Solar storms can wreak havoc on power grids, communications systems and delicate satellites. Currently, there's no way to predict severe space weather, but that could change with the heaps of information NASA's Solar Dynamics Observatory, or SDO, will send back to Earth after its 2010 launch.[image-69]
"The biggest challenge of this mission was the data rate," said Liz Citrin, SDO project manager at NASA's Goddard Space Flight Center in Greenbelt, Md. "SDO will blast back 1.5 terabytes of information every day . . . that's equivalent to a half-million song downloads. It's unprecedented."
Citrin said there was no way to record that much data on board the spacecraft. Instead, the SDO team designed a mammoth 18-meter radio antenna, as well as a back-up, at White Sands Space Harbor in Las Cruces, N.M., to receive it all. Then, the data will be sent out to scientists at Stanford University in Palo Alto, Calif., the University of Colorado at Boulder, and Lockheed Martin's Solar Astrophysics Lab in Colorado.
The National Oceanic and Atmospheric Administration's Space Weather Prediction Center also is expecting to receive quick-look data the moment SDO is operational.
Another pretty cool technology developed by the SDO team to handle the data rate was the use of the Ka band, which recently was put to use for the Lunar Crater Observation and Sensing Satellite, or LCROSS, mission.
SDO has three major instruments on board that will send data back for at least five years, hopefully 10.
Both the Helioseismic and Magnetic Imager, or HMI, and the Atmospheric Imaging Assembly, or AIA, will allow scientists to see the entire disc of the sun in very high resolution -- 4,096 by 4,096 mm CCDs. In comparison, a standard digital camera uses a 7.176 by 5.329 mm CCD sensor.
AIA also will image the outer layer of the sun's atmosphere, while the Extreme ultraviolet Variability Experiment, or EVE, measures its ultraviolet spectrum every 10 seconds, 24 hours a day.[image-96]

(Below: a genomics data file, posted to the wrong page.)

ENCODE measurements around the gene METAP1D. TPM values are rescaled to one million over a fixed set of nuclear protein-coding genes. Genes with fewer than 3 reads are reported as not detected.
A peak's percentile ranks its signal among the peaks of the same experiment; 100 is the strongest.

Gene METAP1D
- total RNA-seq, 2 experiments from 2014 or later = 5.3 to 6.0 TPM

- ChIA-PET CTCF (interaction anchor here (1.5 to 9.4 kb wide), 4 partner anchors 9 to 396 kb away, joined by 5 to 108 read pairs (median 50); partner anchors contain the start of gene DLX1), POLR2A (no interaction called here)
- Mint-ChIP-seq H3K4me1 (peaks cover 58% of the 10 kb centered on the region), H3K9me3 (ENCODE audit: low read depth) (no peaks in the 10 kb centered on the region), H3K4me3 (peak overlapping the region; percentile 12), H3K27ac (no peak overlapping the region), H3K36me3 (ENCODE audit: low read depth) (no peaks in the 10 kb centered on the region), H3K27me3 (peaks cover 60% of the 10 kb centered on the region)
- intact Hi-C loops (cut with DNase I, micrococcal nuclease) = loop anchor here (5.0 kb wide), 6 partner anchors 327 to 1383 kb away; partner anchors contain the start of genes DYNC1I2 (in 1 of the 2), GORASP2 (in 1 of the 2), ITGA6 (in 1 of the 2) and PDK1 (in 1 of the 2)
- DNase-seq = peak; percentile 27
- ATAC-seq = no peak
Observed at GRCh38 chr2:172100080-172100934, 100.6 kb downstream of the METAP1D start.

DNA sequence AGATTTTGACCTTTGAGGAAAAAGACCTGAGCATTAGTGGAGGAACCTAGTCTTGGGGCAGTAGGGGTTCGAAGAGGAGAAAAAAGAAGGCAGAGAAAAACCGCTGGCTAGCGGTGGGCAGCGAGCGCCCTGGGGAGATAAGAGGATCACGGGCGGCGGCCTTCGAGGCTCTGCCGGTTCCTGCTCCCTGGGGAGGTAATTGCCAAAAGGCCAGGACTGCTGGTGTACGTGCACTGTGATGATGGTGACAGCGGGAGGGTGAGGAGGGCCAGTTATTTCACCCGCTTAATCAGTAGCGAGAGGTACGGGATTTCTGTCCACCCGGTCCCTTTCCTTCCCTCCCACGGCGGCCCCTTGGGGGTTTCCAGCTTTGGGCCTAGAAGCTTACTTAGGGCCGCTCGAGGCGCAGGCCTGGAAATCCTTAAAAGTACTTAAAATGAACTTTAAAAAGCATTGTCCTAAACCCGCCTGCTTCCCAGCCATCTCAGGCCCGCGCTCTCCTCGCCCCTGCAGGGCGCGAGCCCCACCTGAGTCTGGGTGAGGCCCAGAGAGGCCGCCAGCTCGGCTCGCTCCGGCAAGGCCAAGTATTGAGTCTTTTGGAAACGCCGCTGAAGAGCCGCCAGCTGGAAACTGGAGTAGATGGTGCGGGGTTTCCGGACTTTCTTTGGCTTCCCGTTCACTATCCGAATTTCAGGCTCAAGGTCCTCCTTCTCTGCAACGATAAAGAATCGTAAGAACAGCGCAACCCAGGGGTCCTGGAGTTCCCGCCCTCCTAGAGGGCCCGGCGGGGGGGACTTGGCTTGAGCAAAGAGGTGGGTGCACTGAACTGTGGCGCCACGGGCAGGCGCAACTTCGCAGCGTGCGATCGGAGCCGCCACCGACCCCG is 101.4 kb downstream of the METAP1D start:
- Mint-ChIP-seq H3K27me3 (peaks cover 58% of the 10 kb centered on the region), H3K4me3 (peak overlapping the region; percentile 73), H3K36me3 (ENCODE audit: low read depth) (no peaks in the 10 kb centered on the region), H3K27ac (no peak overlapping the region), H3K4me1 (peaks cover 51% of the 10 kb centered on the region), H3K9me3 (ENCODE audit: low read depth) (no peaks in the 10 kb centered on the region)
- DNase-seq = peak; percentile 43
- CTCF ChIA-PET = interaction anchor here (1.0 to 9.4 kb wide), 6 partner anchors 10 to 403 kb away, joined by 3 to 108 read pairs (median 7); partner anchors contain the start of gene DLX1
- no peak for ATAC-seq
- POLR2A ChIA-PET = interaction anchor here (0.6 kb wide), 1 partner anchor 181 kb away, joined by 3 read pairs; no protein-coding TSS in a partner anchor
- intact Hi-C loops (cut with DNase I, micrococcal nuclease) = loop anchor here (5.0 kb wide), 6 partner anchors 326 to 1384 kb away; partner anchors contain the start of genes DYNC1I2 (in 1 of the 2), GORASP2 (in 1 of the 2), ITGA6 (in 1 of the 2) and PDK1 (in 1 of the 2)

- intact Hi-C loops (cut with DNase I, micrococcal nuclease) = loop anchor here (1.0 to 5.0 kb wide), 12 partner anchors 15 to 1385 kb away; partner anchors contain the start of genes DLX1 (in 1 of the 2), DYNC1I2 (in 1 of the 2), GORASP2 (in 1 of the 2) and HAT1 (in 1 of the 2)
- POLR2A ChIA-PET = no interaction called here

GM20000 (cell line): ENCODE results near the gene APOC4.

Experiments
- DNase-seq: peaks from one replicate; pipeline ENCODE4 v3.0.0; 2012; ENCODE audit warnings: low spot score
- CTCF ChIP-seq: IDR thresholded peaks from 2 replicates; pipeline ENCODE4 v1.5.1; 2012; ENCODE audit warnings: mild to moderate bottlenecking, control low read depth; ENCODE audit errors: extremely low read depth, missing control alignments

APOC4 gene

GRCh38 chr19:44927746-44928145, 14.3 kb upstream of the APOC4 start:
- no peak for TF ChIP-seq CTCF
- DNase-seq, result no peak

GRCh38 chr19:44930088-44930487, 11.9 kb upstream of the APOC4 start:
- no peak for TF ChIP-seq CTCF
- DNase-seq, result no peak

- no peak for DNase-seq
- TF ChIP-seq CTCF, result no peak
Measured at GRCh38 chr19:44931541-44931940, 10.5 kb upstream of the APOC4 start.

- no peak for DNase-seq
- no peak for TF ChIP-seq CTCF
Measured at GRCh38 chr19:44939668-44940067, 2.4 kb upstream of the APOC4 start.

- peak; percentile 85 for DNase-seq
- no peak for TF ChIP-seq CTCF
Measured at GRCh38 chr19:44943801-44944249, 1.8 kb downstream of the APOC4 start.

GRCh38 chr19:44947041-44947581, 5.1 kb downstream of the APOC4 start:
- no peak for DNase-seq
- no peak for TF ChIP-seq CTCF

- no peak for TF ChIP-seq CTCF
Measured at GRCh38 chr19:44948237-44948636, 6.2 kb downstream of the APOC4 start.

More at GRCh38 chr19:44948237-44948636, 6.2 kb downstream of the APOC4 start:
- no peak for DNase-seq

HMI will map the helioseismic and magnetic fields of the sun to understand its interior and magnetic activity.
"Space weather forecasting is in its infancy. . . just like hurricane forecasting was years ago. We built up experience in collecting data, designed models, tested those models, and now look what we can do," said Citrin. "SDO and all of NASA's Living with a Star Program missions will lead to better prediction of space weather."
SDO will travel to its geosynchronous transfer orbit aboard an Atlas V rocket, a trip that's been much anticipated. The mission was supposed to launch in August 2008, but the spacecraft team needed a few more months of test time.
"Atlas manifest challenges resulted in the current launch date in 2010. The mission team has been very patient and we're all happy to be launching now," said Rex Engelhardt, SDO mission manager.
NASA's Launch Services Program, or LSP, at NASA's Kennedy Space Center, began processing SDO for launch in July 2009.
Engelhardt said from the first day the team had to consider the spacecraft's high-contamination sensitivity.[image-114]
Inside the Astrotech Space Operations facility in Titusville, Fla., technicians set up a laminar flow enclosure -- a four-wall clean enclose that blows air in one side and sucks it out the other -- keeping the spacecraft free of dust, particles, dirt and debris.
Another unique aspect of this mission is the rocket itself. Unlike other rockets assembled at the launch pad, Atlas rockets are put together in the Vertical Integration Facility on Launch Complex-41 at Cape Canaveral Air Force Station.
"Everything is protected until rollout, which right now is scheduled for Feb. 9," said Engelhardt. "If we needed to roll back, we perform a few disconnects and roll it back. The pad is just a slab of concrete, so after launch there's no tower to refurbish."
Things are looking good for Engelhardt and his LSP team members, who are ready to kick this year off from their home base. Last year they processed and launched eight missions, three from Vandenberg Air Force Base in California.
"This is guaranteed to be the best launch of the year," Engelhardt said. "And it's scheduled for around 10:30 in the morning, so there's no reason to miss it."
NASA's John F. Kennedy Space Center